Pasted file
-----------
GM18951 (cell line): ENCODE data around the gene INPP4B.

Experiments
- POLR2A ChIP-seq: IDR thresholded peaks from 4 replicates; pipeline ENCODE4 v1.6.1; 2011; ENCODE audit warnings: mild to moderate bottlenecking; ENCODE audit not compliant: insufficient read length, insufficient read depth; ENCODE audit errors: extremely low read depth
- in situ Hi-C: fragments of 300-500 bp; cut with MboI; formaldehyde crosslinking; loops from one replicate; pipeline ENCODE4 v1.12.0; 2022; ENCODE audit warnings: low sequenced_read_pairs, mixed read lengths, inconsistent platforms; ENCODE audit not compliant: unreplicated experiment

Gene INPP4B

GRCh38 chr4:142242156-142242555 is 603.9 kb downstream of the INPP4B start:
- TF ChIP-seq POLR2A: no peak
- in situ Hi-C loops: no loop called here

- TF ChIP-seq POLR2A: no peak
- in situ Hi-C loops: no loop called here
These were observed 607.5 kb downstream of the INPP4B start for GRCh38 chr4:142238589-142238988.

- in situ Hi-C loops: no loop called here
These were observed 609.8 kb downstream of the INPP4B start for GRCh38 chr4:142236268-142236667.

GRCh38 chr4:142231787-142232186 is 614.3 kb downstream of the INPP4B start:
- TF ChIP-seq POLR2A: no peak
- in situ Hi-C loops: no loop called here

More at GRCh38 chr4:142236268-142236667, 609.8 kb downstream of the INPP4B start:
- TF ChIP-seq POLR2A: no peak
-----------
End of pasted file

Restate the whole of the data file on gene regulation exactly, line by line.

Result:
GM18951 (cell line): ENCODE data around the gene INPP4B.

Experiments
- POLR2A ChIP-seq: IDR thresholded peaks from 4 replicates; pipeline ENCODE4 v1.6.1; 2011; ENCODE audit warnings: mild to moderate bottlenecking; ENCODE audit not compliant: insufficient read length, insufficient read depth; ENCODE audit errors: extremely low read depth
- in situ Hi-C: fragments of 300-500 bp; cut with MboI; formaldehyde crosslinking; loops from one replicate; pipeline ENCODE4 v1.12.0; 2022; ENCODE audit warnings: low sequenced_read_pairs, mixed read lengths, inconsistent platforms; ENCODE audit not compliant: unreplicated experiment

Gene INPP4B

GRCh38 chr4:142242156-142242555 is 603.9 kb downstream of the INPP4B start:
- TF ChIP-seq POLR2A: no peak
- in situ Hi-C loops: no loop called here

- TF ChIP-seq POLR2A: no peak
- in situ Hi-C loops: no loop called here
These were observed 607.5 kb downstream of the INPP4B start for GRCh38 chr4:142238589-142238988.

- in situ Hi-C loops: no loop called here
These were observed 609.8 kb downstream of the INPP4B start for GRCh38 chr4:142236268-142236667.

GRCh38 chr4:142231787-142232186 is 614.3 kb downstream of the INPP4B start:
- TF ChIP-seq POLR2A: no peak
- in situ Hi-C loops: no loop called here

More at GRCh38 chr4:142236268-142236667, 609.8 kb downstream of the INPP4B start:
- TF ChIP-seq POLR2A: no peak